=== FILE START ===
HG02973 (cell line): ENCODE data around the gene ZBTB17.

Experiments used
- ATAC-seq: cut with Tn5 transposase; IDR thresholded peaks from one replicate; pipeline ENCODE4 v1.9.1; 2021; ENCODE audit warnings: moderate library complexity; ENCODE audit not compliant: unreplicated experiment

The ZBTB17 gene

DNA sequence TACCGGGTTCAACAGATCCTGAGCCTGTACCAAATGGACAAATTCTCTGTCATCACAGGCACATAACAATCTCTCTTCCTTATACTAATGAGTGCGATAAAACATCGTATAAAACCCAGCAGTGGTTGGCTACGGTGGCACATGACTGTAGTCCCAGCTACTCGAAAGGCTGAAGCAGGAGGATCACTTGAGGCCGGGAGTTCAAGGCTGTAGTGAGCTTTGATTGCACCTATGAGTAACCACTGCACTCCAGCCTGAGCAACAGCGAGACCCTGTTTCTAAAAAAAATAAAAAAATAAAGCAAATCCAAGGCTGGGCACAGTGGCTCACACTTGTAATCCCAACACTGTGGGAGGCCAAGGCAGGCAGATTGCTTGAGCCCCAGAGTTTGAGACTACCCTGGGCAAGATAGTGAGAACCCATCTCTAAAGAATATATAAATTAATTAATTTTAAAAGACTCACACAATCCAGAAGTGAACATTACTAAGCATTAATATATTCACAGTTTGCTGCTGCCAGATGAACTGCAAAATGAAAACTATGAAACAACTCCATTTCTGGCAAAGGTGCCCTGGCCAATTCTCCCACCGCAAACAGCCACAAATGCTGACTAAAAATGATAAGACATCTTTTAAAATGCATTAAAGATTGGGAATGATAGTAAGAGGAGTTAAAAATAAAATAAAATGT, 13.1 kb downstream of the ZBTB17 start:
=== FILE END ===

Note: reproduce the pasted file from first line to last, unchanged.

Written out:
HG02973 (cell line): ENCODE data around the gene ZBTB17.

Experiments used
- ATAC-seq: cut with Tn5 transposase; IDR thresholded peaks from one replicate; pipeline ENCODE4 v1.9.1; 2021; ENCODE audit warnings: moderate library complexity; ENCODE audit not compliant: unreplicated experiment

The ZBTB17 gene

DNA sequence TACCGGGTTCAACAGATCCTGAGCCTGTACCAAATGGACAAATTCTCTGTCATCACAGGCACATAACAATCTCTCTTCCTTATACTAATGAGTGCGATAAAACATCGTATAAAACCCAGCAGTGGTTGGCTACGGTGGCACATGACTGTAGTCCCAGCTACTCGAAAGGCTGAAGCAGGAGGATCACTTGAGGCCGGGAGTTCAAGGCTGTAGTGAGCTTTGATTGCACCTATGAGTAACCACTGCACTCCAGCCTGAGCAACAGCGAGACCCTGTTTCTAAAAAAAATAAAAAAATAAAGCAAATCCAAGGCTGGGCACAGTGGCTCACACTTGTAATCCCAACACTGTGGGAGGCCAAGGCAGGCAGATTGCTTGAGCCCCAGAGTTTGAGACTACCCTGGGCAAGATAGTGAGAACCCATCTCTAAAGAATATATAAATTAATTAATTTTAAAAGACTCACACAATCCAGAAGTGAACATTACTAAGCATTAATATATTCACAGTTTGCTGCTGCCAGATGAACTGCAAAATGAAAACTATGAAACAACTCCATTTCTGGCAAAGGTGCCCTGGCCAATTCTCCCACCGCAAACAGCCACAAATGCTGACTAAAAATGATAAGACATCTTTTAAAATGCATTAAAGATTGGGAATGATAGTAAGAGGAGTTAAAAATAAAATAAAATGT, 13.1 kb downstream of the ZBTB17 start: